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Single Transferable Vote (PR-STV) is the original British proportional system.

A more plain language term for it is "proportional ranked choice voting". We use these terms (PR-STV and proportional ranked choice voting) interchangeably on this website.

The aim of any system of proportional representation is to produce a legislative body where the voters are represented in proportion to how they voted.

Proportional ranked choice voting is used in Ireland, two Australian territories and was used at the provincial level in Alberta and Manitoba for 30 years (the politicians got rid of it out of partisan self interest). 

It was the model recommended by the world-class BC Citizens Assembly (they called it "BC-STV").  Their top three values were proportional representation, local representation and voter choice. They also felt that BC-STV might reduce the iron grip of parties over candidates and MPs. In 2005, 58% of voters in BC chose BC-STV.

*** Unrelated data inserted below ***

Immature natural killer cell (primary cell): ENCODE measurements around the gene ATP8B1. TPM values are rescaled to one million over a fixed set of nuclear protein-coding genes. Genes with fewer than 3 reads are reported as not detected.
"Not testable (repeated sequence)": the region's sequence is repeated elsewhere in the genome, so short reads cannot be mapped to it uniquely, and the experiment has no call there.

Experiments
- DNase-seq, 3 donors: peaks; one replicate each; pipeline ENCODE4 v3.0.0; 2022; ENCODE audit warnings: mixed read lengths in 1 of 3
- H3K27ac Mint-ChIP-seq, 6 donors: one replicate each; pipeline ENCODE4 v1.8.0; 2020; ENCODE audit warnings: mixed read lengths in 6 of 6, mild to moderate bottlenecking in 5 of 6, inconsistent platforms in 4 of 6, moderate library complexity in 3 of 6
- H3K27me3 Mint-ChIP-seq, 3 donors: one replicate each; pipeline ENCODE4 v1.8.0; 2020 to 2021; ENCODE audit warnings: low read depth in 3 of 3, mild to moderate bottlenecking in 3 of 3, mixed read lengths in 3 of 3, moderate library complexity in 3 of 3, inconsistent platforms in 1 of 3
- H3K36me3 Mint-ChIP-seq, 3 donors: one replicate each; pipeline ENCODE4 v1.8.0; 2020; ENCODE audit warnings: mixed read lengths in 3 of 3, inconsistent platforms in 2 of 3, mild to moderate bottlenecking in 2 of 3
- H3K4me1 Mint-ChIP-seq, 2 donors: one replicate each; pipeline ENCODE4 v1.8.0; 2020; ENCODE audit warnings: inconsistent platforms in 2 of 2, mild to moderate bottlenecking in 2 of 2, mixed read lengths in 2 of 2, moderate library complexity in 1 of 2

Proportional ranked choice voting is a candidate centered PR system that delivers proportional results along party lines, while giving voters the most say over which individuals within each party are elected.

Voters elect a team of local MPs in a multi-member riding using a ranked ballot. 

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